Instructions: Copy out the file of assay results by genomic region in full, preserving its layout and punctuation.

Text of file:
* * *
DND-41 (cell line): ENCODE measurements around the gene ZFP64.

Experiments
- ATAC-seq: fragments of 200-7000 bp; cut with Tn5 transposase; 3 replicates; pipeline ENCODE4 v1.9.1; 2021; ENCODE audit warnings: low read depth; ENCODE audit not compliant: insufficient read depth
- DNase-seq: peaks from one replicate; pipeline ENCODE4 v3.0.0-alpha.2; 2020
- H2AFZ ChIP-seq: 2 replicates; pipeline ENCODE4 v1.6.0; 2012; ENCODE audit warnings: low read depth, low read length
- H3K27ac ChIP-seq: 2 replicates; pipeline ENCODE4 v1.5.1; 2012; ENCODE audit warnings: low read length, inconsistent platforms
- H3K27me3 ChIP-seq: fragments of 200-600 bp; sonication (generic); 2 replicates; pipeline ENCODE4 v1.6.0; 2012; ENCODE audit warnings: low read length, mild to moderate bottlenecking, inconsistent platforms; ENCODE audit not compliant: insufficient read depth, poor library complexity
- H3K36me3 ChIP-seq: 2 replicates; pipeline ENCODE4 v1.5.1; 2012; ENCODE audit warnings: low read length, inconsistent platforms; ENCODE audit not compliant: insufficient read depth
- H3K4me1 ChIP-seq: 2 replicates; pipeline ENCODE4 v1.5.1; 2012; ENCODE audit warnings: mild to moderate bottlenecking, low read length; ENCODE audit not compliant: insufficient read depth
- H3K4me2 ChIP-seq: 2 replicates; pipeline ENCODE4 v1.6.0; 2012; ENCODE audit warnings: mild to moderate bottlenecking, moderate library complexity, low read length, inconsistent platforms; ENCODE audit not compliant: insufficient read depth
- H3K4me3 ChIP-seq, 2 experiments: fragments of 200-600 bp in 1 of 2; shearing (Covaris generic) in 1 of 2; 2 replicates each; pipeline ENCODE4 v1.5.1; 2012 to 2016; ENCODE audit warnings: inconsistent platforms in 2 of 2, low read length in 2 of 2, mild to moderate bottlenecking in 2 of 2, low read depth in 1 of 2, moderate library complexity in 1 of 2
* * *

DND-41 (cell line): ENCODE measurements around the gene ZFP64.

Experiments
- ATAC-seq: fragments of 200-7000 bp; cut with Tn5 transposase; 3 replicates; pipeline ENCODE4 v1.9.1; 2021; ENCODE audit warnings: low read depth; ENCODE audit not compliant: insufficient read depth
- DNase-seq: peaks from one replicate; pipeline ENCODE4 v3.0.0-alpha.2; 2020
- H2AFZ ChIP-seq: 2 replicates; pipeline ENCODE4 v1.6.0; 2012; ENCODE audit warnings: low read depth, low read length
- H3K27ac ChIP-seq: 2 replicates; pipeline ENCODE4 v1.5.1; 2012; ENCODE audit warnings: low read length, inconsistent platforms
- H3K27me3 ChIP-seq: fragments of 200-600 bp; sonication (generic); 2 replicates; pipeline ENCODE4 v1.6.0; 2012; ENCODE audit warnings: low read length, mild to moderate bottlenecking, inconsistent platforms; ENCODE audit not compliant: insufficient read depth, poor library complexity
- H3K36me3 ChIP-seq: 2 replicates; pipeline ENCODE4 v1.5.1; 2012; ENCODE audit warnings: low read length, inconsistent platforms; ENCODE audit not compliant: insufficient read depth
- H3K4me1 ChIP-seq: 2 replicates; pipeline ENCODE4 v1.5.1; 2012; ENCODE audit warnings: mild to moderate bottlenecking, low read length; ENCODE audit not compliant: insufficient read depth
- H3K4me2 ChIP-seq: 2 replicates; pipeline ENCODE4 v1.6.0; 2012; ENCODE audit warnings: mild to moderate bottlenecking, moderate library complexity, low read length, inconsistent platforms; ENCODE audit not compliant: insufficient read depth
- H3K4me3 ChIP-seq, 2 experiments: fragments of 200-600 bp in 1 of 2; shearing (Covaris generic) in 1 of 2; 2 replicates each; pipeline ENCODE4 v1.5.1; 2012 to 2016; ENCODE audit warnings: inconsistent platforms in 2 of 2, low read length in 2 of 2, mild to moderate bottlenecking in 2 of 2, low read depth in 1 of 2, moderate library complexity in 1 of 2